Prof. Seunghwa Ryu’s research team develops coupled electrical resistance measurement and IR thermography system for monitoring of damage in composite materials
(left)Ph.D candidate Kundo Park (Right)Professor. Seunghwa Ryu
Figure 1. Characterization of three ‘damage levels’ of GFRP through 3-channel tensile test where IR thermography and electrical resistance measurement are used simultaneously.
Figure 2. Thermal maps captured at different instants during the 3-channel tensile test of GFRP
Figure 3. Understanding of damage characteristic in each of the three damage levels obtained from multiphysics simulation.
The research team led by Prof. Seunghwa Ryu proposed a coupled non-destructive structural health monitoring method in which IR thermography and electrical resistance measurement are simultaneously employed to precisely evaluate both the onset and the spatial distribution of damage in composite material.
Existing researches that applied IR thermography alone for structural health monitoring of materials showed that despite its capability of evaluating the spatio-temporal distribution of internal damage formation, the detecting of permanent damage initiation in the material at its early deformation stage was not successful. In this research, a coupled health monitoring system in which IR thermography and electrical resistance measurement are simultaneously employed is proposed not only to capture the spatial distribution of damage, but to detect the moment of onset of damage as well.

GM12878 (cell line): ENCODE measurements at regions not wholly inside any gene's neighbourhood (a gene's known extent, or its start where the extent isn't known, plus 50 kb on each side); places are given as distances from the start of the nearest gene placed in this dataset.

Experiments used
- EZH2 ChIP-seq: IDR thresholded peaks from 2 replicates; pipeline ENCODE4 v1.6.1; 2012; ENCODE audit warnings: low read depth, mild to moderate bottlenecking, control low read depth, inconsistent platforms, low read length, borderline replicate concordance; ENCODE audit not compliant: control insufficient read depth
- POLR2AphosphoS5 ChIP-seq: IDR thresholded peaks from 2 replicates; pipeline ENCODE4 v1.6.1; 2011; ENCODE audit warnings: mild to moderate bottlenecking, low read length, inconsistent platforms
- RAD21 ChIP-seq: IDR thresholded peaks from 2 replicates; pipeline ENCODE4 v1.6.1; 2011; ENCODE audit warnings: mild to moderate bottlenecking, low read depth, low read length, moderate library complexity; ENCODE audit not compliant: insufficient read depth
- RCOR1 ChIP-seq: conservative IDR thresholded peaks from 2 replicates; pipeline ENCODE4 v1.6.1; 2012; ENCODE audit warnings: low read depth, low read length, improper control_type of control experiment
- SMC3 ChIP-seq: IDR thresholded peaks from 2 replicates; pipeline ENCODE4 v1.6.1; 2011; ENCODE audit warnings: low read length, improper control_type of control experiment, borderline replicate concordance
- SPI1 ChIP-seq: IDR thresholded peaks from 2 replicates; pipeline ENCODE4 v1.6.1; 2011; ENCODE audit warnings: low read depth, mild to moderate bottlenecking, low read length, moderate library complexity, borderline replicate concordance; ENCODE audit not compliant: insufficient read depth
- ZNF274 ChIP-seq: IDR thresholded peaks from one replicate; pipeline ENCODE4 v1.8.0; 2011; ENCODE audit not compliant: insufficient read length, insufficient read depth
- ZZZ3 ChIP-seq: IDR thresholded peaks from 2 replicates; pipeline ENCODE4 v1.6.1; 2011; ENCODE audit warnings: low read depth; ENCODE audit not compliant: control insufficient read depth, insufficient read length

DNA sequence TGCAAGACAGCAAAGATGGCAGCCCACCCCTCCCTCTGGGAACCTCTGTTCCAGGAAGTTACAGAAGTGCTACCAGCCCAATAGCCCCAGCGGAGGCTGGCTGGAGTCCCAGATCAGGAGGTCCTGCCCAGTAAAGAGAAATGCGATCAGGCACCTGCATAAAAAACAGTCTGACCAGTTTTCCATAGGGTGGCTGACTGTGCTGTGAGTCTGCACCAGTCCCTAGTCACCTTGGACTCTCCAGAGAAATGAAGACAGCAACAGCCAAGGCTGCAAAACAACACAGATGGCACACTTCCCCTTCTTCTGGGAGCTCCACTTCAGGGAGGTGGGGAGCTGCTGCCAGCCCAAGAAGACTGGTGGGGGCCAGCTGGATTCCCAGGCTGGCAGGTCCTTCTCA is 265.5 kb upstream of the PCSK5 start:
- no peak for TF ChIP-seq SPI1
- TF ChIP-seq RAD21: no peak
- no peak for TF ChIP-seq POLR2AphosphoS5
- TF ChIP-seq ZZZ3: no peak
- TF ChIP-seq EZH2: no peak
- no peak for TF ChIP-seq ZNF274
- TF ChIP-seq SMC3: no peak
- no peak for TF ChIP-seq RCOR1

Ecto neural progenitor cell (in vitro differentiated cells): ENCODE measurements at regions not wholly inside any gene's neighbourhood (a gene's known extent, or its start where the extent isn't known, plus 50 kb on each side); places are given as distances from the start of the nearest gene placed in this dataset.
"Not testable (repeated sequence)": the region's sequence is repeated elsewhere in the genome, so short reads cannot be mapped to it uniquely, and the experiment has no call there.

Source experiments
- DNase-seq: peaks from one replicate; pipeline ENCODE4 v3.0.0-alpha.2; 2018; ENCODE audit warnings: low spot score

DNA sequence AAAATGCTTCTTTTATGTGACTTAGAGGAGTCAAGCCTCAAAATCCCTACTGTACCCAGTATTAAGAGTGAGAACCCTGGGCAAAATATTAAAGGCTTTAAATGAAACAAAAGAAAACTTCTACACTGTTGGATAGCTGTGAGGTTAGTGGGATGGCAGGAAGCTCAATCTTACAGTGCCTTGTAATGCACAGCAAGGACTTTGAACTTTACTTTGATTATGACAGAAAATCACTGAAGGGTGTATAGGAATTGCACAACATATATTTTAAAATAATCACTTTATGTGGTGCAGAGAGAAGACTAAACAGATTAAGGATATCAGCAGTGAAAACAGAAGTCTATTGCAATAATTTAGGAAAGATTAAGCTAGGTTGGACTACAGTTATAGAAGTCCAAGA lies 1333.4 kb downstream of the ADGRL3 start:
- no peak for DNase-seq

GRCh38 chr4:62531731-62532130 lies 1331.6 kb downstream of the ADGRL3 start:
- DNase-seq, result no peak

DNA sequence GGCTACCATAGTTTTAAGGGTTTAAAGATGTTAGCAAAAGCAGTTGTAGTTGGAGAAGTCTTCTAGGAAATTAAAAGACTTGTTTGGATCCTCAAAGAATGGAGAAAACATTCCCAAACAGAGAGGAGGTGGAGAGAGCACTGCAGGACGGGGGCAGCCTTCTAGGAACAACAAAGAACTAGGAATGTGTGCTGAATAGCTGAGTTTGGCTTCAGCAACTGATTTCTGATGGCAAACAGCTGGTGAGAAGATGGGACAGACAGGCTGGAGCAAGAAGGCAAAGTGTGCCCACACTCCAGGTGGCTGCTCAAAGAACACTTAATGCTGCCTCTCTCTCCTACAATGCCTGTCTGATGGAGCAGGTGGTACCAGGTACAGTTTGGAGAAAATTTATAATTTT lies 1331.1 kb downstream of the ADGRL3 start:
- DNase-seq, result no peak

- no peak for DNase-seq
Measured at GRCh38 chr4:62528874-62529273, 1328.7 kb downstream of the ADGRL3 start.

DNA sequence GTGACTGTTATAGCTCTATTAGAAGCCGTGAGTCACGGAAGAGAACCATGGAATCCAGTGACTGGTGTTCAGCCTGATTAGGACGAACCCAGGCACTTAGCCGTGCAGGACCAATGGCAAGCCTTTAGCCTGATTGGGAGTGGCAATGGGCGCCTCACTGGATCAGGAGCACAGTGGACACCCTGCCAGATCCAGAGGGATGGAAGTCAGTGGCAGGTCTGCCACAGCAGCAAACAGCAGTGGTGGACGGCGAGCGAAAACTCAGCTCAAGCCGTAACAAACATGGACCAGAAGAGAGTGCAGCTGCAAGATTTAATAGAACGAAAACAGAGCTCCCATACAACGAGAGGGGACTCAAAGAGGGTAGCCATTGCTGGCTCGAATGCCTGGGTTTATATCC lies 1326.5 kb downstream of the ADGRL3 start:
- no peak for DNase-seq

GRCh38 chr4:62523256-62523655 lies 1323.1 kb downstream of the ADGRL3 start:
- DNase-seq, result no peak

Furthermore, the coupled system is applied to a uniaxial tensile test of CNT-doped GFRP and the result highlighted that the deformation and fracture process of GFRP could be divided into three different stages; here named ‘Damage levels’. To understand the physical phenomena in the material during each of the damage levels, they developed and employed a multi-physics simulation where mechanical, thermal, and electrical response of a material during its deformation can be modelled. The result exhibited that the three damage levels (I-III) can be characterized by the I) linear elasticity, II) accumulation of microdamage, and III) macro-scale crack propagation.
The result of present study will be published in Carbon, an international journal in composite materials, in September with Kundo Park, a Ph. D. candidate, as the first author. This research was co-advised by Prof. Seunghwa Ryu and Prof. Flavia Libonati in University of Genoa. (Paper title: Coupled health monitoring system for CNT-doped self-sensing composites)